22nd August 2019
Fishermen Brexit protest
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Fishing issues loom as Brexit deal flounders in UK

British fishermen, long-standing supporters of leaving the EU, have reacted suspiciously to British Prime Minister Theresa May’s under-fire divorce agreement, which delays negotiating contentious fishing rights until after Brexit.

Access to national waters and catch quotas are technical but can be emotive in Britain and some bloc members. Despite their absence from the draft deal they remain potential minefields as the two sides try to finalise divorce terms.

As May battles to salvage her plan amid fierce domestic opposition, some EU states – France, the Netherlands and Spain – are said to be concerned it relegates fishing to post-Brexit talks over the future relationship.

Fishermen Brexit protest
Protesters hold up a banner on 8 April 2018 in front of the burning remains of a small boat during a demonstration in Whitstable, England against the Brexit transition deal that would see Britain continue to adhere to the Common Fisheries Policy after formally leaving the EU. (Niklas Hallen / AFP)

‘There remains a risk of further stumbling blocks arising between now and an extraordinary EU leaders’ summit scheduled for November 25,’ said the Eurasia Group think-tank.

‘The issue of fishing rights, if it has not been pushed into the future relationship discussion, also has the potential to foul up the deal even at this late stage.’

May has vowed Britain will leave the EU’s Common Fisheries Policy after Brexit and negotiate as an independent coastal state.

But under the tentative agreement between London and Brussels, that will only happen after a transition period scheduled to end in December 2020.

British fishermen are furious they will have to continue obeying bloc rules during these 21 months, including much-despised quotas and allowing European vessels’ access to UK waters.

‘The transition still means obeying all EU law, allowing the EU to enforce detrimental laws to massacre what’s left of the British fleet,’ said the pro-Brexit Fishing for Leave group.

It called the draft deal a ‘capitulation’ and urged British lawmakers to reject it in favour of leaving without an agreement.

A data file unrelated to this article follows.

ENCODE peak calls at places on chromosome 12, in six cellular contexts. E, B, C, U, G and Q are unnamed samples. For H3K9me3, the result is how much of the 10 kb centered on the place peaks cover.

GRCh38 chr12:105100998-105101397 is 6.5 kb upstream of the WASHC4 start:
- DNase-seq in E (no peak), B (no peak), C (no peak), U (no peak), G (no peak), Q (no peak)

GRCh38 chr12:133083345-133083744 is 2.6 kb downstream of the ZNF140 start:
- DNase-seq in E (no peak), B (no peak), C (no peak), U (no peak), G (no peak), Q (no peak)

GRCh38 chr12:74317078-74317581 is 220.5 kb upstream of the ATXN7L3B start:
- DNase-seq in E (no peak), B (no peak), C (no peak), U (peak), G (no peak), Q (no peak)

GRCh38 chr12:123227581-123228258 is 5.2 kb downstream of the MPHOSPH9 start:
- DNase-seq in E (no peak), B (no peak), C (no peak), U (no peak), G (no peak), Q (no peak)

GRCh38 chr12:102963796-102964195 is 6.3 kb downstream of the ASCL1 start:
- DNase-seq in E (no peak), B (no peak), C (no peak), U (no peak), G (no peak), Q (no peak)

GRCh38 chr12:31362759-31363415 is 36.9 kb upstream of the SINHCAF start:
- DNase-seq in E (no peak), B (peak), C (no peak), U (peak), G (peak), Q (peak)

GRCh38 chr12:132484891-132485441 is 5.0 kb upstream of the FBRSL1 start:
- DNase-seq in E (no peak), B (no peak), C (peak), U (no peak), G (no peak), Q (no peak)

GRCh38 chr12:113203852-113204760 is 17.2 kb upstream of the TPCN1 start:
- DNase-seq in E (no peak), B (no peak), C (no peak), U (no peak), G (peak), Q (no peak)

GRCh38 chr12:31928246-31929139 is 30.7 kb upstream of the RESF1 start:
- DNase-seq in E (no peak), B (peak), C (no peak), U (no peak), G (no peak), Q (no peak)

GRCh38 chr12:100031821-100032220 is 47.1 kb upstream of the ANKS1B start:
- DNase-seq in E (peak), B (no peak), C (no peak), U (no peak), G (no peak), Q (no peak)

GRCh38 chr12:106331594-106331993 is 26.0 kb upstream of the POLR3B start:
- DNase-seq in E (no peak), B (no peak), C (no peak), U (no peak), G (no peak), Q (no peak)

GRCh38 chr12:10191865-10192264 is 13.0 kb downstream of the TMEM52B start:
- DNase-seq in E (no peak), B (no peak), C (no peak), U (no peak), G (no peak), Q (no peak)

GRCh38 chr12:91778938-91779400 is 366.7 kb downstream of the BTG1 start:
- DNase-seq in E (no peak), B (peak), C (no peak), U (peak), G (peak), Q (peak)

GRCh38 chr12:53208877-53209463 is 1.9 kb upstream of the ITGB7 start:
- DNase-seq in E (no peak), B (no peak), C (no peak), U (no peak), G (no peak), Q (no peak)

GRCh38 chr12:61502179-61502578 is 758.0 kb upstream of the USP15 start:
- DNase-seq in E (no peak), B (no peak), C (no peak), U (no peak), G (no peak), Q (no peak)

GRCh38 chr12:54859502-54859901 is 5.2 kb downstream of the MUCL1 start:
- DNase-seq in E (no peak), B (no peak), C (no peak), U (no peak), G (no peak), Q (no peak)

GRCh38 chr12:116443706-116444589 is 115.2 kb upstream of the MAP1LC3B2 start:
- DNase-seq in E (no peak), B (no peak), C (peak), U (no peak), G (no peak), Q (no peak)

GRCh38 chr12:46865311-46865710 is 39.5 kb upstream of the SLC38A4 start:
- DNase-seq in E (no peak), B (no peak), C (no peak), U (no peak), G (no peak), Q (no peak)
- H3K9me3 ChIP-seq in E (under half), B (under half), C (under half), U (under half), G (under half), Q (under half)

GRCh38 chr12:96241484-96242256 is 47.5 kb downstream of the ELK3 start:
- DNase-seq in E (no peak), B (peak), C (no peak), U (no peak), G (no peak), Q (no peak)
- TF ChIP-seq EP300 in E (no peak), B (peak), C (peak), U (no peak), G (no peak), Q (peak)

‘A first step’

Other professional industry bodies gave it a more cautious welcome.

The National Federation of Fishermen’s Organisations, said the agreement ‘was an extremely important first step towards a new future for the UK as an independent coastal state’.

‘Further challenges lie ahead in securing the actual access arrangements and quota shares consistent with that new status,’ it warned, however.

Some fisherman fear that is when May will agree to Brussel’s demands that EU vessels continue to enjoy access to UK waters in return for seafood suppliers’ selling to the bloc tariff-free.

A leaked diplomatic note reportedly from EU deputy negotiator Sabine Weyand, obtained by The Times this week, said Britain ‘would have to swallow a link between access to products and fisheries in future agreements’.

Under current rules EU vessels can fish within six and 12 nautical miles of the UK coastline, while Britain’s fishing industry relies heavily on exporting its catch to Europe.

‘It was always going to happen,’ Andrew McLeod, a trawler captain in southwest England, told AFP on the likely compromises coming.

‘The best I ever thought we’d get out of it was to keep foreigners outside our 12-mile limit,’ he added.

‘It wouldn’t surprise me if even that didn’t happen.’

‘Simply unacceptable’

Environment minister and leading Brexiteer Michael Gove last month unveiled fishing legislation he vowed would take back control of waters and hand ‘more powers than ever’ to fishing-reliant Scotland.

But Scottish Fishermen’s Federation chief executive Bertie Armstrong echoed the concerns over possible ¬†concessions.

‘The industry’s priority has always been taking back control of decision-making over who catches what, where and when in our waters,’ he said.

‘Any linkage between access and trade contravenes all international norms and practice and is simply unacceptable in principle.’

Such worries are shared by May’s 13 Scottish Conservative MPs.

They wrote a letter to the prime minister earlier this week warning they could not back a deal that prevents Britain from independently negotiating access and quota shares.

Scottish Secretary David Mundell later said May, who needs every vote she can get to win parliamentary approval for her plan, had convinced him to support it.

‘I was content to move to the next stage of the process on the basis that Brexit will deliver for our fishing industry,’ he added.

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